Dying: A Memoir
Sat, 08/05/2017 - 9:47am
At the age of 50, [a:Taylor, Cory|Cory Taylor] was diagnosed with stage 4 melanoma. She wrote [b:1513059|Dying: a Memoir] 10 years later, in an energetic rush of creativity, right before her death, when the melanoma had spread to her brain. This perceptive output, at such a time, is astounding, and as readers we are its lucky recipients.
“Despite the ubiquity of death, it seems strange that there are so few opportunities to discuss dying,” says Taylor as she works to establish a conversation around death. “Death is a taboo subject, absurdly so. It is tidied away in hospitals, out of public view, the secret purview of health professionals who are generally unwilling to talk about what really goes on at the bedsides of a nation.” Taylor strives to change this, in part by taking control of the dialogue around her own death, and by taking control of her death itself. She begins the book by telling us that she has just purchased her own euthanasia drugs. She doesn’t know that she’ll use them, but it comforts her to know that she can dictate her end. She doesn’t try to convince us that dying isn’t hard, or sad, but nor does she shy away from the fact that it is unavoidable. “No, there is nothing good about dying. It is sad beyond belief. But it is part of life, and there is no escaping it. Once you grasp that fact, good things can result.” When addressing the fear that she admits to feeling, she adds, “I haven't died before, so I sometimes get a bad case of beginner’s nerves, but they soon pass.”
Taylor moves away from the topic of death for one section of this slim volume to highlight some memories from her interesting childhood spent in Australia and Fiji. This exploration highlights an understanding of her parents, their relationship to each other, and to her, that perhaps she was recognizing in an end-of-life reflection. But even in looking back at her life experiences, Taylor does not fall prey to sentimentality, nor is she mired with regret. “I don't have a bucket list because it comforts me to remember the things I have done, rather than hanker after the things I haven't done. Whatever they are, I figure they weren't for me, and that gives me a sense of contentment, a sort of ballast as I set out on my very last trip.”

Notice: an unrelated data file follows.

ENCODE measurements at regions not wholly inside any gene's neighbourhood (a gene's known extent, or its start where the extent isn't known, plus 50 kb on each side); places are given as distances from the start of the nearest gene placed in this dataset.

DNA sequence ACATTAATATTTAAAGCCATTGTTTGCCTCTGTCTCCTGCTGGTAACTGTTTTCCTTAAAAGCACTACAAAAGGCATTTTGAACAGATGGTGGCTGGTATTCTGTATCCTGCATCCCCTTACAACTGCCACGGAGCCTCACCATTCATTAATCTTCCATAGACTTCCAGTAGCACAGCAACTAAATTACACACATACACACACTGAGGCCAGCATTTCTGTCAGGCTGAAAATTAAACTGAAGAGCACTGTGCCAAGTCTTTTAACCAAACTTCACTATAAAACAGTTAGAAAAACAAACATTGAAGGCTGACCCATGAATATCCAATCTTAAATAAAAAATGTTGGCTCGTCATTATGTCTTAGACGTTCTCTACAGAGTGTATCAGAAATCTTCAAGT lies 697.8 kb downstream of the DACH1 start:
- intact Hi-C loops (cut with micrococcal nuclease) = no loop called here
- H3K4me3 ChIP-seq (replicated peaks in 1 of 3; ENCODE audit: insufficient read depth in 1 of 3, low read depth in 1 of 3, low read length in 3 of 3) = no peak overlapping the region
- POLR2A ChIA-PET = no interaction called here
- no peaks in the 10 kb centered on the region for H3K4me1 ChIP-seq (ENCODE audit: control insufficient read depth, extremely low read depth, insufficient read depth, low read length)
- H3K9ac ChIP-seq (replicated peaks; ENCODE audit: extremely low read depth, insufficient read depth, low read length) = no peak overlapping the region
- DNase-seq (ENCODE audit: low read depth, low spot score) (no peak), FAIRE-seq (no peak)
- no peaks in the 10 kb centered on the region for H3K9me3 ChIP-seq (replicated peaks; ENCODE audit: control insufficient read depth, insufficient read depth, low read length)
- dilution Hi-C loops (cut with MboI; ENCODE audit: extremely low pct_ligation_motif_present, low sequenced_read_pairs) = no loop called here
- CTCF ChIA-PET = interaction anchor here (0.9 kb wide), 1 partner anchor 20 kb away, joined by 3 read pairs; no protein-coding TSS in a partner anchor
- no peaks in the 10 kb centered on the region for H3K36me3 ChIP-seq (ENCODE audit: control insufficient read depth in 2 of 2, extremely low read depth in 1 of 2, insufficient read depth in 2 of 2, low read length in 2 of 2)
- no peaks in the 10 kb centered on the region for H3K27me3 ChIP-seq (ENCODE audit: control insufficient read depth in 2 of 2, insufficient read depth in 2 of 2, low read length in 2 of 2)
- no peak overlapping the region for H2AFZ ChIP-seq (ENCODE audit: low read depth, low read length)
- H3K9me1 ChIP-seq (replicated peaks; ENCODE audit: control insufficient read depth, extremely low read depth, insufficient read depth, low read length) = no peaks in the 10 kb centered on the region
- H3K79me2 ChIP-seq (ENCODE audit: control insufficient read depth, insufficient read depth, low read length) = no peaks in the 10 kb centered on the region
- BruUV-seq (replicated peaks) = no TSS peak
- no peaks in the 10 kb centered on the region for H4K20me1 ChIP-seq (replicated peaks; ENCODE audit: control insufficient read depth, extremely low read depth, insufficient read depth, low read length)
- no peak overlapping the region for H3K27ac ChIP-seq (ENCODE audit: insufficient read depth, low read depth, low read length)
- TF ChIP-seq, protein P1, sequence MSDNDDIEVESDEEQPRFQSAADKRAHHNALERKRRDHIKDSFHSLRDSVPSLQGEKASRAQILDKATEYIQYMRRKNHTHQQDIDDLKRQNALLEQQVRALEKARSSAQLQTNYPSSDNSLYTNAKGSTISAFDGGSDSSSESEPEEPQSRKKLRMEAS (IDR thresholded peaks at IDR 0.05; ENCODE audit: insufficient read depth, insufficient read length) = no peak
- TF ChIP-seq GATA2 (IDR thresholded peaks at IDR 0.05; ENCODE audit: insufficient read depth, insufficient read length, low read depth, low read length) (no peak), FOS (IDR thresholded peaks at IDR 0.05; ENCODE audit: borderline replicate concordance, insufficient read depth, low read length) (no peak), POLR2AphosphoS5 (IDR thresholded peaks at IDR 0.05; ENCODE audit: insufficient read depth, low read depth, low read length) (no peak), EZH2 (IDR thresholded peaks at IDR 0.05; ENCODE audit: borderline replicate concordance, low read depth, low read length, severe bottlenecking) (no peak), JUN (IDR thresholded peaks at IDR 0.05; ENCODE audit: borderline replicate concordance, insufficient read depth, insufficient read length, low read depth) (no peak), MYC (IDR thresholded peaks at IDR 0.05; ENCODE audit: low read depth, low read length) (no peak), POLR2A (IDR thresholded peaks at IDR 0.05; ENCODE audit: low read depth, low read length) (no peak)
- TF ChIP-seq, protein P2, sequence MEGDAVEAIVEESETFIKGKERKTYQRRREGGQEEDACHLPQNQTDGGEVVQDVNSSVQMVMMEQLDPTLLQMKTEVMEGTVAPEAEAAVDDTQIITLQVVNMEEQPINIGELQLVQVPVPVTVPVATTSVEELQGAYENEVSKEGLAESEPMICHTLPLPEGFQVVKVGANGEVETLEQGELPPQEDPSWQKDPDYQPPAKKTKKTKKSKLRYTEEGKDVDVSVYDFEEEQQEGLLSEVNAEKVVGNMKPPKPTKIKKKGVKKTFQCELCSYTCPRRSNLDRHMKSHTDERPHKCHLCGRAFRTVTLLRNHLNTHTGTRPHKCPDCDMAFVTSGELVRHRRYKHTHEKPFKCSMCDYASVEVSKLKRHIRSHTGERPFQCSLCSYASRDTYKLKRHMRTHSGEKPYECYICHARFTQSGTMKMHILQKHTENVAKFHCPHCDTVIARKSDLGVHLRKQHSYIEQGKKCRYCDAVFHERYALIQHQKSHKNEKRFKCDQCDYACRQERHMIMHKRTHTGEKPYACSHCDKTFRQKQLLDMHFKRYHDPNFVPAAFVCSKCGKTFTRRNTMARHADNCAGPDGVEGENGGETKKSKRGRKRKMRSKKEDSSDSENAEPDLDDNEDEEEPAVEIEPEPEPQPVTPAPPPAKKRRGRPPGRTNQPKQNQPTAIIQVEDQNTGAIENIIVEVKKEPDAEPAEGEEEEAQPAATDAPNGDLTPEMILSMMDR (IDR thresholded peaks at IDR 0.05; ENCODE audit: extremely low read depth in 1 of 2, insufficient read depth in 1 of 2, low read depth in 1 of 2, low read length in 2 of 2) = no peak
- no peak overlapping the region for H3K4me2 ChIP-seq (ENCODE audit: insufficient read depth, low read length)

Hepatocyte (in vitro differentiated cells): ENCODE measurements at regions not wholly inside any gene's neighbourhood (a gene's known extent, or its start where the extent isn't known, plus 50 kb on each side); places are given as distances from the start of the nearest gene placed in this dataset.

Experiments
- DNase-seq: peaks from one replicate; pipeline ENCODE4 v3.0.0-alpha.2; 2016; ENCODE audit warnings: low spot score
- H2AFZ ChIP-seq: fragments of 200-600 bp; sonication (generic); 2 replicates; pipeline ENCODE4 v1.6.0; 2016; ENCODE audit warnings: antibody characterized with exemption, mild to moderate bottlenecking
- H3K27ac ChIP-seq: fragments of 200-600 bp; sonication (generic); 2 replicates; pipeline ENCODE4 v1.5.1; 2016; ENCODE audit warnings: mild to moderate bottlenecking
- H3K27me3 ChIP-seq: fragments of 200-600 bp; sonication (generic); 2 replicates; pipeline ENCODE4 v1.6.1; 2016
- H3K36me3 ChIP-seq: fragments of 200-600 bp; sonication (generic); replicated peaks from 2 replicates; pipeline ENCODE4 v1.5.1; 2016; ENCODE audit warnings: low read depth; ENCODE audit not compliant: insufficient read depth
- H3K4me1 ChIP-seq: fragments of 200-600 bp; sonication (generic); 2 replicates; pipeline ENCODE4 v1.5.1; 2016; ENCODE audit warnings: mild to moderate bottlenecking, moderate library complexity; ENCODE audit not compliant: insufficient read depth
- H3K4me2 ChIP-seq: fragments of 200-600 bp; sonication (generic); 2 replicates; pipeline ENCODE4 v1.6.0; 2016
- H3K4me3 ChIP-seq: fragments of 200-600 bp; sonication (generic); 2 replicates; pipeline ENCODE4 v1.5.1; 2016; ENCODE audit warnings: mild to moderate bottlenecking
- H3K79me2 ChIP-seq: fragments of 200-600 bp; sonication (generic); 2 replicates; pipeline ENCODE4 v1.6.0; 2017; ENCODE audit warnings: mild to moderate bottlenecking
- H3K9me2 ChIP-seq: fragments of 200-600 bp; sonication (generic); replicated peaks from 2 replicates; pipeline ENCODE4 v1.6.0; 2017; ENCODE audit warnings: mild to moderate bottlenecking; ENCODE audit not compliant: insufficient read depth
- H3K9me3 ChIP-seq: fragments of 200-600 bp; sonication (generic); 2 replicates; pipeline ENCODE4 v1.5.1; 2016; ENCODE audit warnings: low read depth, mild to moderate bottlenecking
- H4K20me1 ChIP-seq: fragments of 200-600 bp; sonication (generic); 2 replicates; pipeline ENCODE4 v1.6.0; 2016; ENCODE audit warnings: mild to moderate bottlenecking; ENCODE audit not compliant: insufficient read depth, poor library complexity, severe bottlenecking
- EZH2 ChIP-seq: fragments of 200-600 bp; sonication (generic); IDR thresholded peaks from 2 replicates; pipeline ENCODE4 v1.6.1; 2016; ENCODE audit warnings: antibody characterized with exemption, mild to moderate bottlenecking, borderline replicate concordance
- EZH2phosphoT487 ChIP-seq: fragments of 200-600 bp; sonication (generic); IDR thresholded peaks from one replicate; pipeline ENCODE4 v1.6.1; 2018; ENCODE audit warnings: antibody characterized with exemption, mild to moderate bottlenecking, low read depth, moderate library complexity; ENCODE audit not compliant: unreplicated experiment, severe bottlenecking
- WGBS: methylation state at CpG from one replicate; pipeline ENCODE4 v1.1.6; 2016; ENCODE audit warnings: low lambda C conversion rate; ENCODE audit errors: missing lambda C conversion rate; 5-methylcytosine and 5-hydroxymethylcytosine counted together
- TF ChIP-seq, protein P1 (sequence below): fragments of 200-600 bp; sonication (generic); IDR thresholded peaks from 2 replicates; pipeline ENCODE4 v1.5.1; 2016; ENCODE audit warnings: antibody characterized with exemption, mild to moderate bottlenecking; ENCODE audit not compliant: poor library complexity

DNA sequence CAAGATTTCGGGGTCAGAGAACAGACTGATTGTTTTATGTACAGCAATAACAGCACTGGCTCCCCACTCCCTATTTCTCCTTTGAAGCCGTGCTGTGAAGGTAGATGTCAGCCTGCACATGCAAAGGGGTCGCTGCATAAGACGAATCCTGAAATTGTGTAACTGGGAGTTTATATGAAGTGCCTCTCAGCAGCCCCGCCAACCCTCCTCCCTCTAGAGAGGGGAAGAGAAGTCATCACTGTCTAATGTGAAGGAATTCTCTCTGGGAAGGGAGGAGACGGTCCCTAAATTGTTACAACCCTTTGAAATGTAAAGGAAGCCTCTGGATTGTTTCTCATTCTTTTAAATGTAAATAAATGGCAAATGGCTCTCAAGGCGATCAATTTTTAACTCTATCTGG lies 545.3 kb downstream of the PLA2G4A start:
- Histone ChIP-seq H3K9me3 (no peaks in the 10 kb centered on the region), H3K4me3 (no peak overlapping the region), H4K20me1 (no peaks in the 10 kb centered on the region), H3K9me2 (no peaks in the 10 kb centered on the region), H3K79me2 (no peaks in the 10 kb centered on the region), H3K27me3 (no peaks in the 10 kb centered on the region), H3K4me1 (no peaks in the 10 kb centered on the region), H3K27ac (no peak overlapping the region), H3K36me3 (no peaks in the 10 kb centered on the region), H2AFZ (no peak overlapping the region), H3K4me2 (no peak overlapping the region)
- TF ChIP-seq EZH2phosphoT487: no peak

Taylor writes beautifully, and it is sad to think we won’t get more from her, but we are fortunate to have this.
Add this to the ranks of [b:1485873|When Breath Becomes Air], [b:1458885|Being Mortal], and [b:1512049|The Bright Hour], the books we read to try to gain insight on and understanding of the inevitable end we all face. Cory Taylor eloquently bestows both to us.
“And that is what I’m doing now, in this, my final book: I am making a shape for my death, so that I, and others, can see it clearly.”
Wow, sounds like an interesting book. The author is correct in that we do shy away from the subject of death. Yet, I have witnessed others with terminal cancer, who are at the acceptance stage, voice opinions similar to Cory Taylor.
This sounds like a very relevant and powerful book.
I'll have to add this to my must read list!
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This is a strong post.
I wonder how the line is best walked between a mature contemplation of death and being so continuously morbid that it bothers those around you.
As someone working in hospice, I find this quite fascinating. I might use this as part of training my volunteers.
Hiccup cry book
This looks very good. worth checking out...